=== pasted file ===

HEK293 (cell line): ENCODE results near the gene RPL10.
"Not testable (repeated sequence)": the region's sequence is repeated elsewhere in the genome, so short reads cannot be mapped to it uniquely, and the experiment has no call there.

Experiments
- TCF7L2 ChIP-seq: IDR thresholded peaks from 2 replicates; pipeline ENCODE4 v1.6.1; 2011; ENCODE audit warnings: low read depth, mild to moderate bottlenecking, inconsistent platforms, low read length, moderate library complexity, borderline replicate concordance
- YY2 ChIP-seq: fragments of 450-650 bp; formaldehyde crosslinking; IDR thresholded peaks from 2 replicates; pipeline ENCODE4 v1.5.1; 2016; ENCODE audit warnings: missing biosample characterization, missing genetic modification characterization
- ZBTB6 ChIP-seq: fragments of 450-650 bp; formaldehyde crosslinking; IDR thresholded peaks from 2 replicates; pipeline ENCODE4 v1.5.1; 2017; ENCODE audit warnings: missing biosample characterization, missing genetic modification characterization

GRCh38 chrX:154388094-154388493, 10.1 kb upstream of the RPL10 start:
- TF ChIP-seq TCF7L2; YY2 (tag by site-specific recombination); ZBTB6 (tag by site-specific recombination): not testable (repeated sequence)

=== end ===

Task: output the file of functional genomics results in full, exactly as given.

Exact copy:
HEK293 (cell line): ENCODE results near the gene RPL10.
"Not testable (repeated sequence)": the region's sequence is repeated elsewhere in the genome, so short reads cannot be mapped to it uniquely, and the experiment has no call there.

Experiments
- TCF7L2 ChIP-seq: IDR thresholded peaks from 2 replicates; pipeline ENCODE4 v1.6.1; 2011; ENCODE audit warnings: low read depth, mild to moderate bottlenecking, inconsistent platforms, low read length, moderate library complexity, borderline replicate concordance
- YY2 ChIP-seq: fragments of 450-650 bp; formaldehyde crosslinking; IDR thresholded peaks from 2 replicates; pipeline ENCODE4 v1.5.1; 2016; ENCODE audit warnings: missing biosample characterization, missing genetic modification characterization
- ZBTB6 ChIP-seq: fragments of 450-650 bp; formaldehyde crosslinking; IDR thresholded peaks from 2 replicates; pipeline ENCODE4 v1.5.1; 2017; ENCODE audit warnings: missing biosample characterization, missing genetic modification characterization

GRCh38 chrX:154388094-154388493, 10.1 kb upstream of the RPL10 start:
- TF ChIP-seq TCF7L2; YY2 (tag by site-specific recombination); ZBTB6 (tag by site-specific recombination): not testable (repeated sequence)